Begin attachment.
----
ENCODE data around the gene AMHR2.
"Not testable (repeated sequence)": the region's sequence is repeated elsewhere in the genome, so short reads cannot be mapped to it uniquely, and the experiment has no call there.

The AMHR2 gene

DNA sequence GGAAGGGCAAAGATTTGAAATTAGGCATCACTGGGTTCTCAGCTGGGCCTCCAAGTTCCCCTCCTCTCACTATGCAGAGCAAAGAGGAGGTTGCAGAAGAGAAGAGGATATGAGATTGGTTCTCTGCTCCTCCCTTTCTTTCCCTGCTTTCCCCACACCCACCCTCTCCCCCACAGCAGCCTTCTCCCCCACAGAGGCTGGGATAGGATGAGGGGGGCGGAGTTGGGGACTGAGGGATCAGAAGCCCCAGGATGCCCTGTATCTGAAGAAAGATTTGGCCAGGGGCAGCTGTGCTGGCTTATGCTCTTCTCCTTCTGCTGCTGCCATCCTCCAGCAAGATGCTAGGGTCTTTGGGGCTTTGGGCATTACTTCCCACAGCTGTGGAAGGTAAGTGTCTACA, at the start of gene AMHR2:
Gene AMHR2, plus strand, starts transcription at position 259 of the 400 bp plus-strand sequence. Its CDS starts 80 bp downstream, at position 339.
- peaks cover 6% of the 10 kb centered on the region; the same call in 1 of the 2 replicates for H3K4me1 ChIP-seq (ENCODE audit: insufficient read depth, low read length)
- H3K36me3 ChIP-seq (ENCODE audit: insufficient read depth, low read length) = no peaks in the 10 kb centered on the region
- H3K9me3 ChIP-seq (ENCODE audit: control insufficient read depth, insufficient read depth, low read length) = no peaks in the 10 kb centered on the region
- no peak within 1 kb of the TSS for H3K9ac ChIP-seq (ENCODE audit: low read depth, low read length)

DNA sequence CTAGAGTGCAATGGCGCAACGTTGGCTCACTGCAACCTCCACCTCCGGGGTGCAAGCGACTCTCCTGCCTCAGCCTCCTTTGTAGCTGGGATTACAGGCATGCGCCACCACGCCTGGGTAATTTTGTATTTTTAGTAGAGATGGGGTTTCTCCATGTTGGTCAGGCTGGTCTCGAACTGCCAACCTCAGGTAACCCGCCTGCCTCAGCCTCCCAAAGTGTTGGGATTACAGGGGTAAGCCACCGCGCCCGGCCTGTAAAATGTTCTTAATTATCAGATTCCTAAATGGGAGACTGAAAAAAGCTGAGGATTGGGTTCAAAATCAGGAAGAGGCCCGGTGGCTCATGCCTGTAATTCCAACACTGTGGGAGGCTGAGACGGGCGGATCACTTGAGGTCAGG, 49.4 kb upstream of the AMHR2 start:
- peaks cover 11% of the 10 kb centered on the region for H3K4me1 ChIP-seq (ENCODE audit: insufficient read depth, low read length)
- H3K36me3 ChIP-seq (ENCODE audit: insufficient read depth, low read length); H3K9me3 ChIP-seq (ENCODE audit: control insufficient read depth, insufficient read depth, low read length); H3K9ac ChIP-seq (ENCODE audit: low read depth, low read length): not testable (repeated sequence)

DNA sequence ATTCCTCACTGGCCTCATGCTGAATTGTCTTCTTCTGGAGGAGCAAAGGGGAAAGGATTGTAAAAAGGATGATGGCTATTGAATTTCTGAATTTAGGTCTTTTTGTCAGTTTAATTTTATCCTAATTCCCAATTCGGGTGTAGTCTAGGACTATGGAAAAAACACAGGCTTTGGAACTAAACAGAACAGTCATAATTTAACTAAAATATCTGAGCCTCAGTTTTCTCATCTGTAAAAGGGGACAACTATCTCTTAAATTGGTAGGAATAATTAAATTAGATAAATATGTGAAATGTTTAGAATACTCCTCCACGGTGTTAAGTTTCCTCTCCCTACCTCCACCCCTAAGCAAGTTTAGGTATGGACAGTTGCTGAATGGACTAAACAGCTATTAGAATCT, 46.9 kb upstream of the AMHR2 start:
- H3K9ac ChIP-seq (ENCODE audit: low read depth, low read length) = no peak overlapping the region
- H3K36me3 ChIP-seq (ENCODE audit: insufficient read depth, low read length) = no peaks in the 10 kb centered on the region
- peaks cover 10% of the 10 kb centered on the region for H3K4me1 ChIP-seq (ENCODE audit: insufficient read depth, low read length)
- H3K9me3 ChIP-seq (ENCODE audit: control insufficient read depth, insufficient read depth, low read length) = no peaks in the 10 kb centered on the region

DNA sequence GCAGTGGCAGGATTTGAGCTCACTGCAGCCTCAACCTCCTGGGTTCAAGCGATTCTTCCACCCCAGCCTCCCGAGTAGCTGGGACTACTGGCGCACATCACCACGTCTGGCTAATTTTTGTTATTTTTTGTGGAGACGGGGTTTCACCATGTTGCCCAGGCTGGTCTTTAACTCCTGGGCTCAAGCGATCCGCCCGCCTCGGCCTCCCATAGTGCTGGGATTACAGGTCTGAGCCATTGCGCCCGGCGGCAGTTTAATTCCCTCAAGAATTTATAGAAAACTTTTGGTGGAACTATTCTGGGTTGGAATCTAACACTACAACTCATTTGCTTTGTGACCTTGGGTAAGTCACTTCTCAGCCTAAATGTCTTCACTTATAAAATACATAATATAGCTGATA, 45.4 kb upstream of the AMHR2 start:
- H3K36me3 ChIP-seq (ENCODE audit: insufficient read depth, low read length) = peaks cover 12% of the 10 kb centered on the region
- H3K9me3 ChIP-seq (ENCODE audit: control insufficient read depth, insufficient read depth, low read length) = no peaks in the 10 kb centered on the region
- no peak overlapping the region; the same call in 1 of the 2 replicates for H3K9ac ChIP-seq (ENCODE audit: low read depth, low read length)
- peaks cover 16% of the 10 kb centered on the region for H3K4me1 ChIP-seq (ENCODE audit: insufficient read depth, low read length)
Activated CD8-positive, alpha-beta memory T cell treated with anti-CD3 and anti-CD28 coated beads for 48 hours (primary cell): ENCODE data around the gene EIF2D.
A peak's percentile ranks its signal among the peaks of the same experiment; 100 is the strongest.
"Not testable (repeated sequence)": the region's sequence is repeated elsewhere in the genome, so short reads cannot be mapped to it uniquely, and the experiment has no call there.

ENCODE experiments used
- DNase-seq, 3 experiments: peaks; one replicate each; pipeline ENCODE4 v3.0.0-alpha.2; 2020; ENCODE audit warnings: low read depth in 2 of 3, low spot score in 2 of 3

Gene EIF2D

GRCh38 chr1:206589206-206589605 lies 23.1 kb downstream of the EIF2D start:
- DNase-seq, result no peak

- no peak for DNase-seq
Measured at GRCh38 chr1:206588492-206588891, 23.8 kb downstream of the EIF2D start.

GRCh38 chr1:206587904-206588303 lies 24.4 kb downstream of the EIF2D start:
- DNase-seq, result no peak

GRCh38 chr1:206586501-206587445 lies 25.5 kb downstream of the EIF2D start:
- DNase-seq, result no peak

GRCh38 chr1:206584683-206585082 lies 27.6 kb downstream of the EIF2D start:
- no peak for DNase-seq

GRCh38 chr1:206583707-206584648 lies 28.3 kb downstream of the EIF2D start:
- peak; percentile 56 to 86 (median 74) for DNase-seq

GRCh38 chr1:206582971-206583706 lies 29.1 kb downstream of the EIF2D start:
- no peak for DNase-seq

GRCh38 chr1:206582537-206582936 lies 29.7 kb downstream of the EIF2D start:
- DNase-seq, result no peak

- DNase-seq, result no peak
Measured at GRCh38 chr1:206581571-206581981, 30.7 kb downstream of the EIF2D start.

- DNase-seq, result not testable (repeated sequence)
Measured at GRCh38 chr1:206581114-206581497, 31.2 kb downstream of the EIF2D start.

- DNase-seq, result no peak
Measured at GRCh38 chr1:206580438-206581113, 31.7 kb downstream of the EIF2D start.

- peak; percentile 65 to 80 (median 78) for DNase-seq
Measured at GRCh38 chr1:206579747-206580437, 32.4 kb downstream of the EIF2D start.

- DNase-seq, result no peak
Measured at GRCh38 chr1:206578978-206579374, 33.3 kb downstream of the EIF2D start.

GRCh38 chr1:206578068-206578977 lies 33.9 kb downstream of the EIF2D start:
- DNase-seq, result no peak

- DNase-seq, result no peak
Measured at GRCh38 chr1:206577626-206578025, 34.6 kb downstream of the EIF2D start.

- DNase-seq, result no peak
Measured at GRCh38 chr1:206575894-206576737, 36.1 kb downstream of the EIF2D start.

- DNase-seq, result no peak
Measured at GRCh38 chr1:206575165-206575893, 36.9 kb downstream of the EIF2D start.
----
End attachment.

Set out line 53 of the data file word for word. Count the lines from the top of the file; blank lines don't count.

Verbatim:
- DNase-seq, result no peak